These are a blessing in disguise so encourage all feedback, including complaints. Consider running the Net Promotor Score customer survey or asking your customers the all-important question ‘What’s the one thing we should do to improve our service to you?’ Then, act on that.
2. Go old-school. Call your customers.
Calling your key customers every few months shows you care and gives them individual attention. Simply ask how they are, talk about any new products or special offers, and let them know that you care. Your call process and frequency will depend on your industry.
3. Go the extra mile. It’s never crowded.
If you’re a service business, schedule an after-service phone call in your diary to obtain feedback; asking if the service has met their expectations. This is easy to do, but few businesses do it, so bake it into your sales process. Quality trumps speed!
4. Create a VIP programme.
Reward your most loyal customers, knowing that it costs five times as much to attract a new customer than keep an existing one. Consider members-only events, discounts and VIP cards. This applies to almost any industry.
5. Be social.
Get creative on your social channels. Follow key customers and be part of their online community. It may be worth setting up a closed Facebook community group to foster community spirit and leverage your customers to help build your brand. For example, a vegan restaurant owner could create a closed Facebook community where customers share community events, recipes, ideas, menu suggestions, etc.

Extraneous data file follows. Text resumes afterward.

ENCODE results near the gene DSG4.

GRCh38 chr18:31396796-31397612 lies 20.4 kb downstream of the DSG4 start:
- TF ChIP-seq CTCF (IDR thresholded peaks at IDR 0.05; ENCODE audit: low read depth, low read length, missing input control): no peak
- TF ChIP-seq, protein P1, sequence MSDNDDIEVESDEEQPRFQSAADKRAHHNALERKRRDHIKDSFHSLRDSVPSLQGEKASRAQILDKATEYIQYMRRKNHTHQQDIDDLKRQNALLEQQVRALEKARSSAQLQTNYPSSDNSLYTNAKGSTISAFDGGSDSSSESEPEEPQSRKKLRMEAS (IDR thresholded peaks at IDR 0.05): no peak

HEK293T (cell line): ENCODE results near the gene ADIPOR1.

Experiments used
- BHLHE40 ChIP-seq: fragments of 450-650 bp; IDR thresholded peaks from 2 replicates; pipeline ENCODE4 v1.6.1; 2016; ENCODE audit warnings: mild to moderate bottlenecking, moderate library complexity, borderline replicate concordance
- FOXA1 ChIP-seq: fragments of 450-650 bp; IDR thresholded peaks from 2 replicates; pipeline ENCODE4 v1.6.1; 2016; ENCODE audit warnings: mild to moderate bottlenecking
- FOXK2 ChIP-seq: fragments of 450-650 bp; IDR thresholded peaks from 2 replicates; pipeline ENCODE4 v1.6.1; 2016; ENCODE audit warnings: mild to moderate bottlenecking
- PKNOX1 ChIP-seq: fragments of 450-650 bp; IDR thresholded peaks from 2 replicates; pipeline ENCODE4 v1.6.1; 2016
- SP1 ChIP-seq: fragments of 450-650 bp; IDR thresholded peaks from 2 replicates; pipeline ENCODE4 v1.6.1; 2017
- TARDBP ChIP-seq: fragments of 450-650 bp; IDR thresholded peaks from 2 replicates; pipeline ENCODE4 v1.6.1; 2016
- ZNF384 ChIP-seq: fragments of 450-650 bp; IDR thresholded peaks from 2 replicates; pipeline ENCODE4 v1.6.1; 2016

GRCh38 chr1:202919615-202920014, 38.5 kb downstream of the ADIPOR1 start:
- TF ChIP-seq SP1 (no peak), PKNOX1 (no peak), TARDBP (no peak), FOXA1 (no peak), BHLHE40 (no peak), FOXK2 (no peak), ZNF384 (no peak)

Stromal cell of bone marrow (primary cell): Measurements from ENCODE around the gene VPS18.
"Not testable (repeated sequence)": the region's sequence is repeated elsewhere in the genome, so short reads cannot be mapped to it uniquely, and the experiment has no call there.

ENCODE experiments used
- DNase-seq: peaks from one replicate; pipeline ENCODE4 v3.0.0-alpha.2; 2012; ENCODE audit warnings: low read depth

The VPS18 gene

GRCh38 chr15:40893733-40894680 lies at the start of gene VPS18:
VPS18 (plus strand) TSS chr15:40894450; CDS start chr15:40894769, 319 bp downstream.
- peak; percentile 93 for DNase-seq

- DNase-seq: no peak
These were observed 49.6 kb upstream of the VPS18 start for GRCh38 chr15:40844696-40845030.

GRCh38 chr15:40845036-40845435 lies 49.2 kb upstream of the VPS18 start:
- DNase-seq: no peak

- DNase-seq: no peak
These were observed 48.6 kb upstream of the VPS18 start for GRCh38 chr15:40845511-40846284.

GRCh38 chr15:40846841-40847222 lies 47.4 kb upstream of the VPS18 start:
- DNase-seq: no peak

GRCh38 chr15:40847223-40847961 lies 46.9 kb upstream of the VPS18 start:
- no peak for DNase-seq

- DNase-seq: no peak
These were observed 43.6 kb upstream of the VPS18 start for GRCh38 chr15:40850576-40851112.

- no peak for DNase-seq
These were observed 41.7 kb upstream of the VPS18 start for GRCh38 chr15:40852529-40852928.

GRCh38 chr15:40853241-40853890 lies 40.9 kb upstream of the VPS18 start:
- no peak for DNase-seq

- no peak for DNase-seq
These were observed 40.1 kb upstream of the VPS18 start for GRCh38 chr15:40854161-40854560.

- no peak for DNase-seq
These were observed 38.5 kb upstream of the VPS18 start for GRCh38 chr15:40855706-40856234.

6. Have a referral system.
There are three simple steps to a successful referral system. Firstly, ask for referrals (make this clear on your website and in all other communications). Secondly, when you get a referral, thank the referrer. Lastly, reward them, either by giving them ‘soft dollars’ (a voucher to spend in your business) or an appropriate gift.
7. Hold events (social distancing permitting).
Consider hosting invitational instore events or organising a group to attend a sports game or movie premiere; just some ways to thank customers and reward their loyalty. Take the communication offline to encourage social interaction between close customers and your team.
8. Send a thank you card.
When you get a new customer, send them a handwritten card. Set a high standard of customer care by making that first impression. Snail mail is rare these days, so make it count!
9. Use the FGG principle.
Find out what they want, Go and get it, then Give it to them! Every chance you get, ask customers what they need, what you could be doing better to serve them, and then act on that. Help them to help you grow your business.
10. Create lifetime customers.
This strategy should be your number one priority. Start with your purpose (why you exist for your customers). Summarise it in one sharp sentence. Make sure your team understands your purpose and how behaving true to that purpose will help create customers for life.

Creating your Customer Retention Plan

You’ve probably got lots of ideas for improving customer retention. You won’t be able to implement them all, so choose some strategies that will be easy and inexpensive to implement but will have a big impact. You’ll need to record your chosen strategies and actions in a Customer Retention Plan and train your team on how they all play their part.

“Satisfaction is a rating. Loyalty is a brand.” – Shep Hyken